Products from the hive don't only include honey—others are beeswax, pollen, royal jelly, propolis and venom.
In this blog, we're covering:
- The beeswax basics
- How to process wax and what to make with it
- White wax and encaustic art
The Beeswax Basics
Beeswax is created by worker bees and is used to form cells in the hive.
Beeswax (cera alba) is a natural wax created by honey bees. The wax is formed by eight wax-producing glands in the abdominal of worker bees, who deposit it at the hive where the house bees mold it into the hexagonal shape.
How do bees make hexagons?
Honestly, scientists don't really know why it happens. But what we do know is that the bees seem to use their body heat to melt the wax from a circle shape into the hexagonal shape. This is a very calculated move on the bees’ part, because this shape takes up the least amount of space in the hive while also providing the most storage. Hexagons and honeycomb shapes are also useful for building things humans use as well, like bridges, airplanes, and cars.
You may have noticed that beeswax can vary in shade, colour, and scent quite substantially. These variations depend on many factors including where the bees were foraging, what the wax was used for in the hive, and how long the wax was in the hive.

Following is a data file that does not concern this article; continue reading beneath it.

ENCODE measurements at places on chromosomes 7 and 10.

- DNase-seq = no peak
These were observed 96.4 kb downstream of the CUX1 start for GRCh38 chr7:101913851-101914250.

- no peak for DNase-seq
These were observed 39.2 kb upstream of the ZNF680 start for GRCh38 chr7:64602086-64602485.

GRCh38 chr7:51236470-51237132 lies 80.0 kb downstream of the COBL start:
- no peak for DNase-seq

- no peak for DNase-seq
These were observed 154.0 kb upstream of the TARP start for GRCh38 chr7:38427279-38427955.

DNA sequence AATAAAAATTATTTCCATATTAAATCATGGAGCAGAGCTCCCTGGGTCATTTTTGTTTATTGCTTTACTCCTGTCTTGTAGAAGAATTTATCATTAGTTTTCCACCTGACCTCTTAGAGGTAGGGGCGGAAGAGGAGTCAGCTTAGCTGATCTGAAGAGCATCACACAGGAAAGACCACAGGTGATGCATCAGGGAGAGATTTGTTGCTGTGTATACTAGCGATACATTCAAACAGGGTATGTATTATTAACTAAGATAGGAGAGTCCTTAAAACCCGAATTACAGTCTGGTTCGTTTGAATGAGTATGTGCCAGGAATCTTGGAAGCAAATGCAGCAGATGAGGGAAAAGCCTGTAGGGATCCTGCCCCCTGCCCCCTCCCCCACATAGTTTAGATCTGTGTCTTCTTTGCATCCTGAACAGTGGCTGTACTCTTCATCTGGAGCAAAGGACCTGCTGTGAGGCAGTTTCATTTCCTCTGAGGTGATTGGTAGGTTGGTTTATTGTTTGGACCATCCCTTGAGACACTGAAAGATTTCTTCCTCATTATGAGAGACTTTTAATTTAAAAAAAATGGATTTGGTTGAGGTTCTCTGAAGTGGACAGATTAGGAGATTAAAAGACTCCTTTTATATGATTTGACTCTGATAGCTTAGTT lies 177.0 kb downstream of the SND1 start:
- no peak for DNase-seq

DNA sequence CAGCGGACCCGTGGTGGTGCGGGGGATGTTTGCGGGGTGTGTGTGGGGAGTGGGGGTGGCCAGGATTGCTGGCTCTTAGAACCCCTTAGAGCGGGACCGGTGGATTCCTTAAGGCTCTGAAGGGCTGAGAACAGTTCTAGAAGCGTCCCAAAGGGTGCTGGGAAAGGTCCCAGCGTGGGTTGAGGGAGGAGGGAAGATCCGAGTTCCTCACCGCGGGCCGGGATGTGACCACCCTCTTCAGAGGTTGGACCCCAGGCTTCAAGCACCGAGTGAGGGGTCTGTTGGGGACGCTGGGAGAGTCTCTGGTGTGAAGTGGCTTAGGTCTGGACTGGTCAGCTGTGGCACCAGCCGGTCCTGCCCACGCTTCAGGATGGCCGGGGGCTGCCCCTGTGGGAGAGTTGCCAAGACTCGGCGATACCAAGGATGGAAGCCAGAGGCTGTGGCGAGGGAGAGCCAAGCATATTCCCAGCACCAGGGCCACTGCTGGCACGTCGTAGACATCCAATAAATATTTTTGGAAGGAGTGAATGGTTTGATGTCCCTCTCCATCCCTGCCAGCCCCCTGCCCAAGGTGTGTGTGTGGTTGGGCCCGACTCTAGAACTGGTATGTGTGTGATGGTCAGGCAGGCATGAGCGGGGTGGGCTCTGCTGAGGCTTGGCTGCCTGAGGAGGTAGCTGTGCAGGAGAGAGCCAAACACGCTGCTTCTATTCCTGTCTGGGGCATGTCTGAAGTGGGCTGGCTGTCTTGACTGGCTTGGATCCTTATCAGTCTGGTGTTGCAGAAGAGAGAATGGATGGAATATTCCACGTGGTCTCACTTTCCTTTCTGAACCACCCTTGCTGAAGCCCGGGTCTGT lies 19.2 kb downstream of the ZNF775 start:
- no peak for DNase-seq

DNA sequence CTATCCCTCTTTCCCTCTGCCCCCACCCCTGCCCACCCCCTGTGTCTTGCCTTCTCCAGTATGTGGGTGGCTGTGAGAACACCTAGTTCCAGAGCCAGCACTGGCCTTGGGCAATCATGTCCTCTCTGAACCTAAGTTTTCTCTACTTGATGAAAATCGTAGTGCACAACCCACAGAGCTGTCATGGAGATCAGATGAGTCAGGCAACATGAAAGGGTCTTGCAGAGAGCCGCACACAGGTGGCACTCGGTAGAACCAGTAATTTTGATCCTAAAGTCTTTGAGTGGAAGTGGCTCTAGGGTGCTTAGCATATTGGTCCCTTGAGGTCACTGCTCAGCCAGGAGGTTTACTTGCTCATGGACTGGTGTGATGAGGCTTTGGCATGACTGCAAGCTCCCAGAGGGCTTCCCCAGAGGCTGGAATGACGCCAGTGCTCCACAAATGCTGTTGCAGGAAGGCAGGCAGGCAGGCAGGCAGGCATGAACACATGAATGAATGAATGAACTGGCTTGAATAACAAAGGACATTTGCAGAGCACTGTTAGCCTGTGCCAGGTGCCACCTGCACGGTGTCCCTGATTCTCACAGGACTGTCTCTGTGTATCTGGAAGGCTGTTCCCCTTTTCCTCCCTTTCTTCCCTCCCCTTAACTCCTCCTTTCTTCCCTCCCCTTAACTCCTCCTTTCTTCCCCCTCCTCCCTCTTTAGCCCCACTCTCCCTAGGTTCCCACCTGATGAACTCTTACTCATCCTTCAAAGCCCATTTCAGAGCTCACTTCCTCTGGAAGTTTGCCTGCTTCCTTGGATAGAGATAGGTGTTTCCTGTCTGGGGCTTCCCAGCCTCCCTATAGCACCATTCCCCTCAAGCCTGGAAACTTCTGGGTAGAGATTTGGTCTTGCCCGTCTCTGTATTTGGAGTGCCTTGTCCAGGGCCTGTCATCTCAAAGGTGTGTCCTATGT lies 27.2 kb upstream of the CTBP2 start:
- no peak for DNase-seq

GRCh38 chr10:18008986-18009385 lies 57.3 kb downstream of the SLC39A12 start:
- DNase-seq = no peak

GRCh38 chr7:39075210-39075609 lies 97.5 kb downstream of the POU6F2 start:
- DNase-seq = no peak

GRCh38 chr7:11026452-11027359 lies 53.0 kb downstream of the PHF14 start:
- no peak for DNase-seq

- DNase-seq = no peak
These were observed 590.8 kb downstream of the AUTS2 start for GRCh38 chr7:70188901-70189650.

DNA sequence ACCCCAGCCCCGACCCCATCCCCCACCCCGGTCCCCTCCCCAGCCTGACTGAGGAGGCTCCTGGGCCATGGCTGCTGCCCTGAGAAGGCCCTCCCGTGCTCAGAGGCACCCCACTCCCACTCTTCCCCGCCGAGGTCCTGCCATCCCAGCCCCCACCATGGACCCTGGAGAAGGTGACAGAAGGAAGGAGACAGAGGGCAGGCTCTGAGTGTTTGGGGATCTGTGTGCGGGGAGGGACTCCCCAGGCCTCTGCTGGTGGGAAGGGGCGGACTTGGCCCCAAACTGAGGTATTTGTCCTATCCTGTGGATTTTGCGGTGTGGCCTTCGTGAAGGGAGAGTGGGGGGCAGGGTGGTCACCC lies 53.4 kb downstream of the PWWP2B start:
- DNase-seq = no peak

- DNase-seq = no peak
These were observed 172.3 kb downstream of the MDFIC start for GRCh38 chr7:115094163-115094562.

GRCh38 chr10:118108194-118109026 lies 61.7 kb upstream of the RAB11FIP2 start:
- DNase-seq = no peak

New beeswax, often used for cappings, is the lightest in colour. Exposure to pollen and honey can lead to darker, more golden beeswax. The 3 main types of beeswax are yellow, white, and absolute.
How to Process Wax and What to Make With It
The first step in processing wax is to remove the wax caps from the frames and strain the honey from the caps.
Cleaning, drying, heating, and cooling the caps are essential to processing wax. By heating and cooling the wax, impurities are separated and removed.
Beeswax has been used for thousands of years by cultures around the world for anything from cosmetics to candlemaking to waterproofing (just to name a few uses). Perhaps you've most commonly seen it used in candles, shampoo, food wraps, and moisturizers. Sure, we're biased, but our favourite product to make with beeswax is food wraps!
One thing is for certain: if you have beeswax, there's never a shortage of what you can make with it.
White Wax and Encaustic Art
Speaking of the endless possibilities with beeswax, it can even be used in painting!
The ancient Egyptians and Greeks used beeswax for many purposes, including a method of painting with pigment tinted beeswax called encaustic art. This technique is still used today by many artists and requires the use of pure white wax.
The wax that bees excrete is white, so there are no chemicals used to produce white wax. A special carbon filtering process is used to remove the colour from the pollen.
Check out this video by the Royal Academy of Arts to learn more about white wax and encaustic art.
And if you want your own white wax brick, you can purchase it here!